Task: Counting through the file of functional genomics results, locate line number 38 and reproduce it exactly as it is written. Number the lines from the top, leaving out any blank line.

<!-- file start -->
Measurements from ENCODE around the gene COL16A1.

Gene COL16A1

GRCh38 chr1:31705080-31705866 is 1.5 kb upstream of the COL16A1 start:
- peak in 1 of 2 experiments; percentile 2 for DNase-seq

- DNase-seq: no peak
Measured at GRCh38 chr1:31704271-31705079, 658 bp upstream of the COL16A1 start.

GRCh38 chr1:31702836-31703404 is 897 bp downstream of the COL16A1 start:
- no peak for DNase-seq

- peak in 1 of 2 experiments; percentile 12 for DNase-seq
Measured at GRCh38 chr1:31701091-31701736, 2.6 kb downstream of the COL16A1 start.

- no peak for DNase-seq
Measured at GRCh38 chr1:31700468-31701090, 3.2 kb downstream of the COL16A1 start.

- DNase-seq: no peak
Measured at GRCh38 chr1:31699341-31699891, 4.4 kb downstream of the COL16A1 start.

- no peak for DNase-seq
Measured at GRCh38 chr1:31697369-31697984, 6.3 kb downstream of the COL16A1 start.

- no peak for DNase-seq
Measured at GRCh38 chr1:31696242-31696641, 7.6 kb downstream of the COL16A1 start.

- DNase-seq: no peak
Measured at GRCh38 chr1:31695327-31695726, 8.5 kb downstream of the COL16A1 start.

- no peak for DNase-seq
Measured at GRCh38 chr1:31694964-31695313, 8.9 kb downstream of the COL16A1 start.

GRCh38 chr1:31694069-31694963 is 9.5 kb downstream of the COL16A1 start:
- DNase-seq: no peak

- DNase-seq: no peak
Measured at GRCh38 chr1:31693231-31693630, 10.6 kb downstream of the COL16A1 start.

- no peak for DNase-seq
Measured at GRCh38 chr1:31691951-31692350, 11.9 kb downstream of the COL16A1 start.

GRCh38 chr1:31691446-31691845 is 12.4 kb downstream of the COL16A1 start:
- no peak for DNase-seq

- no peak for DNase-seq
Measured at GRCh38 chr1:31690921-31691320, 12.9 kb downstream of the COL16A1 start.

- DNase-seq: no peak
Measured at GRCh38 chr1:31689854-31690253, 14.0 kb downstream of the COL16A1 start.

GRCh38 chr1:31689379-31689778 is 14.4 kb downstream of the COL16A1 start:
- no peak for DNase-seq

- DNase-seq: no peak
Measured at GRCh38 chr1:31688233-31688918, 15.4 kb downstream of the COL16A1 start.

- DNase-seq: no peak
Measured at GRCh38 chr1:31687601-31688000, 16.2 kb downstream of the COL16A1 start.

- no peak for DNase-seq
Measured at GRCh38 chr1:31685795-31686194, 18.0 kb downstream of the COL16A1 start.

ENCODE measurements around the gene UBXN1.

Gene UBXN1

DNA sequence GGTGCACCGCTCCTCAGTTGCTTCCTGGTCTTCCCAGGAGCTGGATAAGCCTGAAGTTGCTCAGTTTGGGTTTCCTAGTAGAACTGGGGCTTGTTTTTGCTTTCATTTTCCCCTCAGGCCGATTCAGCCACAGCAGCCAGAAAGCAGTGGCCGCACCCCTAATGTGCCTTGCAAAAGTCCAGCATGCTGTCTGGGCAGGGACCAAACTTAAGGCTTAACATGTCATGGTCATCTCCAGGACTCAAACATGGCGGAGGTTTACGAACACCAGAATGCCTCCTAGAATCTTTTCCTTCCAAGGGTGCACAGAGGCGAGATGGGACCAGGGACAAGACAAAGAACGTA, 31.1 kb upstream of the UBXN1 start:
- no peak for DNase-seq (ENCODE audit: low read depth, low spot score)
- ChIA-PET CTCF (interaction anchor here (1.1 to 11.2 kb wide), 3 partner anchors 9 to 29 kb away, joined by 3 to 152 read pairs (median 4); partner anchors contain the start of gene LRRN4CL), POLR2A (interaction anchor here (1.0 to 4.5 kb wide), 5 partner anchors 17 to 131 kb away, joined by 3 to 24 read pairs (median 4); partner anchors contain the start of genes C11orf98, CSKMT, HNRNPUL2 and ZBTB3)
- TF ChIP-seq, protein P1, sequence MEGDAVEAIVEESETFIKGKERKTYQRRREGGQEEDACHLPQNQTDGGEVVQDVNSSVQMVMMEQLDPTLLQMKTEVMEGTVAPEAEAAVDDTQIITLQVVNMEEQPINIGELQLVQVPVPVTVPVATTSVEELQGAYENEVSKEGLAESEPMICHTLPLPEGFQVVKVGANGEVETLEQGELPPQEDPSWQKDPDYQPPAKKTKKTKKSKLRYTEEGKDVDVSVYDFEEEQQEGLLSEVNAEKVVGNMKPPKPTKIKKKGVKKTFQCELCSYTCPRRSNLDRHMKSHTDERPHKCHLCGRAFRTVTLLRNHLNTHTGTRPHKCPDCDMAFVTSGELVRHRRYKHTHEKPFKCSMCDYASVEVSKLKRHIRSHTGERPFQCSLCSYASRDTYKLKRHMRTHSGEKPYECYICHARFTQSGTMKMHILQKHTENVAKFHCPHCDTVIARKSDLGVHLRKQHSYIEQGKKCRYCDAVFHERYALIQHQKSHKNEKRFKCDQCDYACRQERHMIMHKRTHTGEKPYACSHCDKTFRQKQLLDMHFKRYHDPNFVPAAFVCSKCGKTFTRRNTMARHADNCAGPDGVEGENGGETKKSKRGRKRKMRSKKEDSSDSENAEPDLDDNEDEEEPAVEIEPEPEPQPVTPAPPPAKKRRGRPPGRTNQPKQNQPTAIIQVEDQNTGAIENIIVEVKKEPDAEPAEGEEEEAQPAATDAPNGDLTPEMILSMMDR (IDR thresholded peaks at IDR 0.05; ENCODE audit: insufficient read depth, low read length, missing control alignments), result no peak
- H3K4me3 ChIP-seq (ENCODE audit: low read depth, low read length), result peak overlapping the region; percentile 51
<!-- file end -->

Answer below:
Measured at GRCh38 chr1:31688233-31688918, 15.4 kb downstream of the COL16A1 start.